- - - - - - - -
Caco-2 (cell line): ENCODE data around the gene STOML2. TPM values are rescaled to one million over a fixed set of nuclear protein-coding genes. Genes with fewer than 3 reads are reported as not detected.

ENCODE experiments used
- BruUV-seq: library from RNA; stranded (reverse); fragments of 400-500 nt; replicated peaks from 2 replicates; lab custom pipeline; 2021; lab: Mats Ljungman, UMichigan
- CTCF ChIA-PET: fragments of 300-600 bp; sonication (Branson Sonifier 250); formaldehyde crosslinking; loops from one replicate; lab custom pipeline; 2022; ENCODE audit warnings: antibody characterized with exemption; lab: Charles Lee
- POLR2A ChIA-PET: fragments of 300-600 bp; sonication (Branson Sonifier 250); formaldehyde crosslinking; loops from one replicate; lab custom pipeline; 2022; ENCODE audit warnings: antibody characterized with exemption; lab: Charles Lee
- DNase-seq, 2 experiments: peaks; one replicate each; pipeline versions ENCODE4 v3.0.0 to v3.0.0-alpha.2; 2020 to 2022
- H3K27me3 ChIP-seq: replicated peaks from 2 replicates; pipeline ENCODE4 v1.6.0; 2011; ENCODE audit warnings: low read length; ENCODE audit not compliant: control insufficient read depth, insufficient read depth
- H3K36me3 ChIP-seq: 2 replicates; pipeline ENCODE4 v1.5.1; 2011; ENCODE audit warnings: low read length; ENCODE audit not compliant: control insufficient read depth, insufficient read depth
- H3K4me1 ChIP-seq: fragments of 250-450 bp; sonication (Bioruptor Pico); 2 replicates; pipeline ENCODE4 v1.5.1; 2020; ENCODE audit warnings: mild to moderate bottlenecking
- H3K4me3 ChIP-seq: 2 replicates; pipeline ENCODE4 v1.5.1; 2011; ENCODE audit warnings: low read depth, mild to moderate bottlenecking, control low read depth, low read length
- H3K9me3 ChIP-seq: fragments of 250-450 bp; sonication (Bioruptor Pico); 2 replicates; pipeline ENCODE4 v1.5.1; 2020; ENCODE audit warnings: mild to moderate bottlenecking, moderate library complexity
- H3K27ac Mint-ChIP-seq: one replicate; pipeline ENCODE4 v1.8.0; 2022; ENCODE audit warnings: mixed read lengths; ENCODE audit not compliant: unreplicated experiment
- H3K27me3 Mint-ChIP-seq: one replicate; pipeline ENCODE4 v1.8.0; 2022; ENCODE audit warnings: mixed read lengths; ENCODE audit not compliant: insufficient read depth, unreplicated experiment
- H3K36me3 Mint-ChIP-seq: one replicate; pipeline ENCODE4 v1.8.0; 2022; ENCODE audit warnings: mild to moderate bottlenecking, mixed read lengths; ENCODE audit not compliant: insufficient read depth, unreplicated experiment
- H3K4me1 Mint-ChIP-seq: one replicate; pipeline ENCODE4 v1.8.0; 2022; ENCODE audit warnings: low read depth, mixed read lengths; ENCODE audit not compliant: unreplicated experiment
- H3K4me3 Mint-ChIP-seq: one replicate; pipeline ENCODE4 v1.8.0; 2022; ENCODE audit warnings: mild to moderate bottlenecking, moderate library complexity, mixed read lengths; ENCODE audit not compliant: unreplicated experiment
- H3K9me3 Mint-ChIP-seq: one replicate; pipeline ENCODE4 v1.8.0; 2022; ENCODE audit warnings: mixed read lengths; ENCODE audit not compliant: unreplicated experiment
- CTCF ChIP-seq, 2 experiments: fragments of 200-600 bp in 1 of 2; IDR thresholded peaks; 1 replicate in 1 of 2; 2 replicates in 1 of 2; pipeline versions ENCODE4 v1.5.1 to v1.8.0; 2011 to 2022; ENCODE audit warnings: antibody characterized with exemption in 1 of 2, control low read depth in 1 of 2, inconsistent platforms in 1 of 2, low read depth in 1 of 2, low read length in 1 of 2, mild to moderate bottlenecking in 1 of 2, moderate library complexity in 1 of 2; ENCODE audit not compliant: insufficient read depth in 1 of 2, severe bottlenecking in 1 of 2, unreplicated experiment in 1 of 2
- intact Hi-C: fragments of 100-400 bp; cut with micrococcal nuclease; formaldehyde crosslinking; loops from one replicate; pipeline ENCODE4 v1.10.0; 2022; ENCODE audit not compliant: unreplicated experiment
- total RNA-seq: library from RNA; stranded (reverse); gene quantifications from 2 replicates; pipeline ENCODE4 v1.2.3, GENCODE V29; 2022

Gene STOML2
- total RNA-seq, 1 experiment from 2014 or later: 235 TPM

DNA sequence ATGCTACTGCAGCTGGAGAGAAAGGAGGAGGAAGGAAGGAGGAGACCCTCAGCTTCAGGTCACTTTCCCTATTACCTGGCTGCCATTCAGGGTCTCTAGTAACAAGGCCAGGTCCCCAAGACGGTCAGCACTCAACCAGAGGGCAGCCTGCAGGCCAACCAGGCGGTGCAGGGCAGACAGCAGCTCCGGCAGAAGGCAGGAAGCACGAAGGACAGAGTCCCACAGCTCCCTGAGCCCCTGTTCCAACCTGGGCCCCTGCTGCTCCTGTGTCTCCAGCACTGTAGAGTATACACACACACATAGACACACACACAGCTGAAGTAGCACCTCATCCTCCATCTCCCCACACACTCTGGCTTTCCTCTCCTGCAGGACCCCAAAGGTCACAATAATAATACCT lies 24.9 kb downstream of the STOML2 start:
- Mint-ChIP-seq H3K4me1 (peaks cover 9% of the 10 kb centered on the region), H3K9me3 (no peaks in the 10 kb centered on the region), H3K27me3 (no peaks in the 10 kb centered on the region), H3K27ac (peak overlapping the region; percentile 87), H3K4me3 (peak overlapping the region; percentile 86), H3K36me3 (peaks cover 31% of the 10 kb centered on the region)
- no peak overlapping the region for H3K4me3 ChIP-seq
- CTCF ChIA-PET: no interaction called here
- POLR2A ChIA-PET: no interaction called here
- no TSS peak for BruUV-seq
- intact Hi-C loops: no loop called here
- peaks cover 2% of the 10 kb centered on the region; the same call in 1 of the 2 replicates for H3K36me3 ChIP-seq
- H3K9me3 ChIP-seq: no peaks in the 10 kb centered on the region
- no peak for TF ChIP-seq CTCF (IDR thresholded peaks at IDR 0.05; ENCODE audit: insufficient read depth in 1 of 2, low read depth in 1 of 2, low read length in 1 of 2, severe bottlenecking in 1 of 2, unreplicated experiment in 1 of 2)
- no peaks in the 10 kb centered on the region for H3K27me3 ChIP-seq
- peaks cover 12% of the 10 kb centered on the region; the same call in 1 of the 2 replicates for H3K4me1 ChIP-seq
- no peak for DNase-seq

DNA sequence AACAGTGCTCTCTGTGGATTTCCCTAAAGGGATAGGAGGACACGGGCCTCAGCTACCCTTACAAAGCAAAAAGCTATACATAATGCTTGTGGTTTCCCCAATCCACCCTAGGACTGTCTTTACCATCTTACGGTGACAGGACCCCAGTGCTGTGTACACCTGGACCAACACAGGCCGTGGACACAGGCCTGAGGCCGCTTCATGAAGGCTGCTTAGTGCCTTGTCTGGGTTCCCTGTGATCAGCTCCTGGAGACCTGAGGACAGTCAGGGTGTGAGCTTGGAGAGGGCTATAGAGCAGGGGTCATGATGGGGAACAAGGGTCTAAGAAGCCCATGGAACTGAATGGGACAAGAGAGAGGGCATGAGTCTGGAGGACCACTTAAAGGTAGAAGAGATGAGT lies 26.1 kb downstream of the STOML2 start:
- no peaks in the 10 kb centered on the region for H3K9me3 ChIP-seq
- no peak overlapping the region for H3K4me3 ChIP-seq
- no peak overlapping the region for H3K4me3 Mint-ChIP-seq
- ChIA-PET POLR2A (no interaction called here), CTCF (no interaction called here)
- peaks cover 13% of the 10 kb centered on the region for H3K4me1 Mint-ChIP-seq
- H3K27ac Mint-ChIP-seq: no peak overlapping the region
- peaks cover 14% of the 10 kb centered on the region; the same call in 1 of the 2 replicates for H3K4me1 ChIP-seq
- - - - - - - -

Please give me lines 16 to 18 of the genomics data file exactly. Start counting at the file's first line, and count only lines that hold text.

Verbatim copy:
- H3K4me3 Mint-ChIP-seq: one replicate; pipeline ENCODE4 v1.8.0; 2022; ENCODE audit warnings: mild to moderate bottlenecking, moderate library complexity, mixed read lengths; ENCODE audit not compliant: unreplicated experiment
- H3K9me3 Mint-ChIP-seq: one replicate; pipeline ENCODE4 v1.8.0; 2022; ENCODE audit warnings: mixed read lengths; ENCODE audit not compliant: unreplicated experiment
- CTCF ChIP-seq, 2 experiments: fragments of 200-600 bp in 1 of 2; IDR thresholded peaks; 1 replicate in 1 of 2; 2 replicates in 1 of 2; pipeline versions ENCODE4 v1.5.1 to v1.8.0; 2011 to 2022; ENCODE audit warnings: antibody characterized with exemption in 1 of 2, control low read depth in 1 of 2, inconsistent platforms in 1 of 2, low read depth in 1 of 2, low read length in 1 of 2, mild to moderate bottlenecking in 1 of 2, moderate library complexity in 1 of 2; ENCODE audit not compliant: insufficient read depth in 1 of 2, severe bottlenecking in 1 of 2, unreplicated experiment in 1 of 2